Traditionally, in my district, this position has a two-year term, after which I would move on to become the Inbound Chair, and eventually, the Chair of the entire program. However, I have realized how much I enjoy this position and feel like I still have a lot to offer. So, I have decided to stay in this role a little while longer. I am preparing the future outbounds by applying what I have learned over the past year to create relevant homework and training. Things are always changing, so I value the feedback and suggestions of my current outbounds and Rotex. Although it is impossible to prepare anyone completely for what a year living abroad will be like, the orientations and homework enable our outbounds to start their exchange with the necessary tools to be successful. There is a myriad of things we cover from language prep to understanding the proper chain of command to follow in case they have a problem they are unable to navigate on their own. During this time, we get to know the students better and can pull someone from the program if we discover it may not be the best fit. We make sure outbounds understand our expectations of them as ambassadors of Rotary, the USA, their community, and family. We are very proud of our program and the young adults that complete it.
Once a student returns from exchange, we briefly refer to them as Rebounds. For the past four years, in early August, I host a Rebound Weekend at my house to get all the students together one last time before they go off to college, abroad again, or back to high school. It is an exceptional and crucial event that only the program Chairs and select Rotex attend. We do workshops with the Rebounds to help them process some of the unique feelings experienced when one lives abroad for an extended amount of time. It is probably my favorite part of the entire program because we get to see how much the students have changed and grown since we interviewed them almost 1.5 years prior. To end the weekend, we host a luncheon for the rebounds' families so they may reconnect and hear the stories of their time abroad.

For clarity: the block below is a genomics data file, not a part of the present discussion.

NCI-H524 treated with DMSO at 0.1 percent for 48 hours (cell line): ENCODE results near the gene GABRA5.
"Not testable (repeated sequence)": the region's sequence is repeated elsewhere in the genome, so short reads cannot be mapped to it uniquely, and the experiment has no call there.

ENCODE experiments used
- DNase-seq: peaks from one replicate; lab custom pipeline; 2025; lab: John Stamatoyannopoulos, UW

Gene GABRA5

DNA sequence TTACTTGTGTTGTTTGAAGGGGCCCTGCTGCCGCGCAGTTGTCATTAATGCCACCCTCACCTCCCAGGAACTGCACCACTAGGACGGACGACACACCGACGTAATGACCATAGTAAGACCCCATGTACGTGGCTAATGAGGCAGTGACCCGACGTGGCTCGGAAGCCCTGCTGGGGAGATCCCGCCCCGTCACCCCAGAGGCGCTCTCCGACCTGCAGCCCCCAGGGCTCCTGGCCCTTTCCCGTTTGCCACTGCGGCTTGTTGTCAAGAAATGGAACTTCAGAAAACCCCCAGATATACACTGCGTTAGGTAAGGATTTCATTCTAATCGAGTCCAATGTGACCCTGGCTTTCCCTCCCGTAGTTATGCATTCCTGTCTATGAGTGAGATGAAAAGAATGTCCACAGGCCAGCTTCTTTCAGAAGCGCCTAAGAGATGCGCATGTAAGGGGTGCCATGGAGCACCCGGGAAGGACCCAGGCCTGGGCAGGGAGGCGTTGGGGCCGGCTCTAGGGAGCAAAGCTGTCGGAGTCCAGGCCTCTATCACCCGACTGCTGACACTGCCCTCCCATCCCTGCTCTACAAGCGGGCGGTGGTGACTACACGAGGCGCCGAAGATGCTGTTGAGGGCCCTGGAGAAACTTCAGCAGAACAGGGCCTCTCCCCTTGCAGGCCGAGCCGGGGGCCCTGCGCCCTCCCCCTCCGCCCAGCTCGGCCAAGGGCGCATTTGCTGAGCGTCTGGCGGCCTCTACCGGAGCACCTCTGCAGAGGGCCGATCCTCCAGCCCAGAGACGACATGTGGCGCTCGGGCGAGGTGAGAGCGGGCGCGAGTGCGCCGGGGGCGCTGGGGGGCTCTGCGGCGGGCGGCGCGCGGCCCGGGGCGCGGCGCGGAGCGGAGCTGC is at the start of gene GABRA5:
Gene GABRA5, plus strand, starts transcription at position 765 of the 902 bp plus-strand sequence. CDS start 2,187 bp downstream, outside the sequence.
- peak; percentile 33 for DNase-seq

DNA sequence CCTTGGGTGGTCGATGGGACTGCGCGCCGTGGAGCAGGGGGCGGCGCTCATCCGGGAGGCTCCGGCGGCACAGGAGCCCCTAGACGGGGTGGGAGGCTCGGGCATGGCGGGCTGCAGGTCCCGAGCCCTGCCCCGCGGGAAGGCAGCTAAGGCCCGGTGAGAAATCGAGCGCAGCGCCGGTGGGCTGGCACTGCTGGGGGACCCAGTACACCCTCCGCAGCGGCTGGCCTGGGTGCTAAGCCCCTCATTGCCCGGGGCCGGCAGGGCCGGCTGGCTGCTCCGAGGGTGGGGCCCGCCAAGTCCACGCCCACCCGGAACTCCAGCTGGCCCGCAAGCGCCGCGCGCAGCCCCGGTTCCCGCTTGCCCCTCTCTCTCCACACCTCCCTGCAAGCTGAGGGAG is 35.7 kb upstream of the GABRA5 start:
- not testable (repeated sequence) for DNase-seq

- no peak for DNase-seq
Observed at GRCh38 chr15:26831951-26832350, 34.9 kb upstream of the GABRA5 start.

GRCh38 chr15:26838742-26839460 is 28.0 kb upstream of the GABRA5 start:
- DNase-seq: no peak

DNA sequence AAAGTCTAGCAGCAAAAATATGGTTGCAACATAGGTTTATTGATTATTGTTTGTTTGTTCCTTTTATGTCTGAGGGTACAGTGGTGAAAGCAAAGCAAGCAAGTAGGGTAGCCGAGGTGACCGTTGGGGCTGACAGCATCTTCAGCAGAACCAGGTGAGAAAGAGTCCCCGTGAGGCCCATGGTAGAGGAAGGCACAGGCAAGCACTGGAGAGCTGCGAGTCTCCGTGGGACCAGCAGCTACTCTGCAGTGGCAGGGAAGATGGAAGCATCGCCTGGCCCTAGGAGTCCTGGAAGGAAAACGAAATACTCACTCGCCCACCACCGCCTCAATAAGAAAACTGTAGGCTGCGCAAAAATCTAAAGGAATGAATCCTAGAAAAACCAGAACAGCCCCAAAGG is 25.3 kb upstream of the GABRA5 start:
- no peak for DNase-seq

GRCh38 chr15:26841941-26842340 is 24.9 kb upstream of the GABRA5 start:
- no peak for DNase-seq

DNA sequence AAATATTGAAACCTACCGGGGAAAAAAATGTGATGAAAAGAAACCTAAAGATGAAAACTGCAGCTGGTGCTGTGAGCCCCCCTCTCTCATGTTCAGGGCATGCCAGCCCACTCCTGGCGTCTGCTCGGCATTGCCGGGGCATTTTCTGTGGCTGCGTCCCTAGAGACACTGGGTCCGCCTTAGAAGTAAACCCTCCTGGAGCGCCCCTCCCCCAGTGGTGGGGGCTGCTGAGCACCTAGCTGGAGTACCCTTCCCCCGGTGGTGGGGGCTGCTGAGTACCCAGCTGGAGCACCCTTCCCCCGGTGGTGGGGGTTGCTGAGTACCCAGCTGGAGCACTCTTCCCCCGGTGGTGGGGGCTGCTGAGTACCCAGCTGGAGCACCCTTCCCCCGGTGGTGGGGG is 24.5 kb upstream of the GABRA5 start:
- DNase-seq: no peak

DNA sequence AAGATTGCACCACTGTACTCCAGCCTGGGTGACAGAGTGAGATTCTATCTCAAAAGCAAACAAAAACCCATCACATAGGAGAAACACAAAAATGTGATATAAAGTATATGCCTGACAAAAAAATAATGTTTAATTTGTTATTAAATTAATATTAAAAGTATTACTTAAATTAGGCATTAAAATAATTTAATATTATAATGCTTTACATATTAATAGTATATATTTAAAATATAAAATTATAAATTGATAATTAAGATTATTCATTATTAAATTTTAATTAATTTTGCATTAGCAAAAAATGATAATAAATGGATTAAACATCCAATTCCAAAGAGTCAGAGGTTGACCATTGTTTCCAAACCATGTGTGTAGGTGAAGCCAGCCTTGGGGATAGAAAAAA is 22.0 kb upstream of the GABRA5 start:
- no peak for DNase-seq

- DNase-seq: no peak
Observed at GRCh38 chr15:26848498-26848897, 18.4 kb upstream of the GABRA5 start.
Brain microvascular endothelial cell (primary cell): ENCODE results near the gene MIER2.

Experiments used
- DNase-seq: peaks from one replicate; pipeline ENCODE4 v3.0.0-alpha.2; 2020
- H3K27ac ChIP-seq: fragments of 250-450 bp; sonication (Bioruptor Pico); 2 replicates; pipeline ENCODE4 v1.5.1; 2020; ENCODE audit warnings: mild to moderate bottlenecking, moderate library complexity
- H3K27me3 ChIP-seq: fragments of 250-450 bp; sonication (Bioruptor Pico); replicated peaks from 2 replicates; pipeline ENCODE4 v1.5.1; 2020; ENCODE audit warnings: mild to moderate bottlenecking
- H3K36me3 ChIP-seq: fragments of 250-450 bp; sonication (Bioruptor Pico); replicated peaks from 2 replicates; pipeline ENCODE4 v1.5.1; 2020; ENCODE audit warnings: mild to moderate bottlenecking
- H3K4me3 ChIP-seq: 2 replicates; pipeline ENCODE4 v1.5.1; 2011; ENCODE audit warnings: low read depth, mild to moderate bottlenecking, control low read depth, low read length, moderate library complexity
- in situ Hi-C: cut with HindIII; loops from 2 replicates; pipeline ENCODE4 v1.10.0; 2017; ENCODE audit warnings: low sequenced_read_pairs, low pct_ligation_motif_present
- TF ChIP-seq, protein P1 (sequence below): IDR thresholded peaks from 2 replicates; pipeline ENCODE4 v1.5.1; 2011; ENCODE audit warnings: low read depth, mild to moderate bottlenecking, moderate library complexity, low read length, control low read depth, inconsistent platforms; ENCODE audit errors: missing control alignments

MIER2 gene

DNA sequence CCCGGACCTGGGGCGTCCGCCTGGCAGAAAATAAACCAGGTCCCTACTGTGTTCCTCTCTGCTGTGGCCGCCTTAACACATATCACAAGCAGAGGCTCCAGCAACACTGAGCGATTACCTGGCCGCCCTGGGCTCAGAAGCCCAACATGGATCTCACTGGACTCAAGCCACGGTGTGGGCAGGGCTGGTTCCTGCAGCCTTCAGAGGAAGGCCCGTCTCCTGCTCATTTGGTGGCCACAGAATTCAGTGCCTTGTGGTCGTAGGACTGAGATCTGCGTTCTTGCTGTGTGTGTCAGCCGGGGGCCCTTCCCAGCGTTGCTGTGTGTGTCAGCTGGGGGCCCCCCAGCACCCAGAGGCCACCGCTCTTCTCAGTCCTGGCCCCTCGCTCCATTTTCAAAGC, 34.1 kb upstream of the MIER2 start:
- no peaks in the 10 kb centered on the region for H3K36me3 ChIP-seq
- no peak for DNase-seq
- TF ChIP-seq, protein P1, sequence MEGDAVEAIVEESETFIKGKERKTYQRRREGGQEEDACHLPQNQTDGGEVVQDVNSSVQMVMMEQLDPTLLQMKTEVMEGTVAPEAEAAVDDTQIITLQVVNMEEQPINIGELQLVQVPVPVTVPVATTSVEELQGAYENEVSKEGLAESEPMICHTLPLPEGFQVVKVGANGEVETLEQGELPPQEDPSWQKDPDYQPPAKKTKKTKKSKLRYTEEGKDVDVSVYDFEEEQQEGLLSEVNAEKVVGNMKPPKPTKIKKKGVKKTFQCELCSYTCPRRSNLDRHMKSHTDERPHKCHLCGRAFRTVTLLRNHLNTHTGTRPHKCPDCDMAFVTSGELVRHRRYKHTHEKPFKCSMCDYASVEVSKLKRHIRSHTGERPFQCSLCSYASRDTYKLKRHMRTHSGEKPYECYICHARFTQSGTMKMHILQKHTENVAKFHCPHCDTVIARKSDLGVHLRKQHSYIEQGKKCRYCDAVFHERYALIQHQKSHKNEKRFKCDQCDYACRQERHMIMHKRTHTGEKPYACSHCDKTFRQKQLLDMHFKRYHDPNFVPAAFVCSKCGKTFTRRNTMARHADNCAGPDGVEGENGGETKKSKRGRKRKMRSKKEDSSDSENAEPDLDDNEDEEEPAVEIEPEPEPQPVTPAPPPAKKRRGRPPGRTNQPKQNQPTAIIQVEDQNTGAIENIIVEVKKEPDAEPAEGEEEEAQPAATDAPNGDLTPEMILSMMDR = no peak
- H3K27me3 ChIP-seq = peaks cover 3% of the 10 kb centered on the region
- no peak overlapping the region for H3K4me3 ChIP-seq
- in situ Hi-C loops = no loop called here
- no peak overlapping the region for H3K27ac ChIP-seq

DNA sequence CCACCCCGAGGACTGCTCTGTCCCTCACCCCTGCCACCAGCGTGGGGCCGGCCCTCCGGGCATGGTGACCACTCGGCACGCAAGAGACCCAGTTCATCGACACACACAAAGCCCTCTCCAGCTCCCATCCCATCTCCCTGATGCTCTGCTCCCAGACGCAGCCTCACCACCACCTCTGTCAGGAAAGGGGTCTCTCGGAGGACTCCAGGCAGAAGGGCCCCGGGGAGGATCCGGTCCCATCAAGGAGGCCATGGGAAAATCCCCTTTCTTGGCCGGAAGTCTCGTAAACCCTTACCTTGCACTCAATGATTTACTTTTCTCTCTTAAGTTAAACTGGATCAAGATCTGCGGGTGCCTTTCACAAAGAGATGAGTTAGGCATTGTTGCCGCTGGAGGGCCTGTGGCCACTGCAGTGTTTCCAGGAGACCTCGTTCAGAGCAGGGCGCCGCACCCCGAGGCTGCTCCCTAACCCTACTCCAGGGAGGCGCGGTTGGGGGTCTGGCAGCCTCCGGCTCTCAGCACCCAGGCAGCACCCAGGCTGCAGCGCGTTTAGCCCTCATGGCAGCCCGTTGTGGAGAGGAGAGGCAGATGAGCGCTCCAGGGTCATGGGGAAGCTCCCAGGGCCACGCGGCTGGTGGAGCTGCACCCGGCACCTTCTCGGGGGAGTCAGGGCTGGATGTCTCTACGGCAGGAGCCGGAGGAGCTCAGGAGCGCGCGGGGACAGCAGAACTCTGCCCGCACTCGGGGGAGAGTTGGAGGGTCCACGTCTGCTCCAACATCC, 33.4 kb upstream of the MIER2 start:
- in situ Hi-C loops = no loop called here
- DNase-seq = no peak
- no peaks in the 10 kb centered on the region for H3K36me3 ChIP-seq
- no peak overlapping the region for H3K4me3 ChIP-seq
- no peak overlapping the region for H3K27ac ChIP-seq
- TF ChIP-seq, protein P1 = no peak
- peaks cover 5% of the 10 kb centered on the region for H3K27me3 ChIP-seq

If you or anyone you know is interested in learning more about becoming a Rotary Exchange Student, please click here.
Applications are accepted from May to October for the following school year. We conduct interviews over a weekend in November. The applicants are notified immediately on their acceptance to the program, but they are not given their country assignment until the first Outbound Orientation in January. Most applicants get chosen to go to one of their top three country preferences. However, due to ever-changing requirements by our country counterparts, and the fact we generally have only one opening per country available, it is impossible to ensure all applicants will get awarded their top choice. Depending on the country, outbounds will leave anytime between late July and early September. Candidates must be between the ages of 15-18 on the date of departure for their exchange.
Through the years, I have gotten to know so many wonderful Rotarians and Rotex from all over the world. The connections and friendships made through this program are lifelong, which is precisely what Paul Harris envisioned Rotary to be!
I hope this gives you some insight into my passion for Rotary and study abroad. Should you have any additional questions, please do not hesitate to leave a comment below!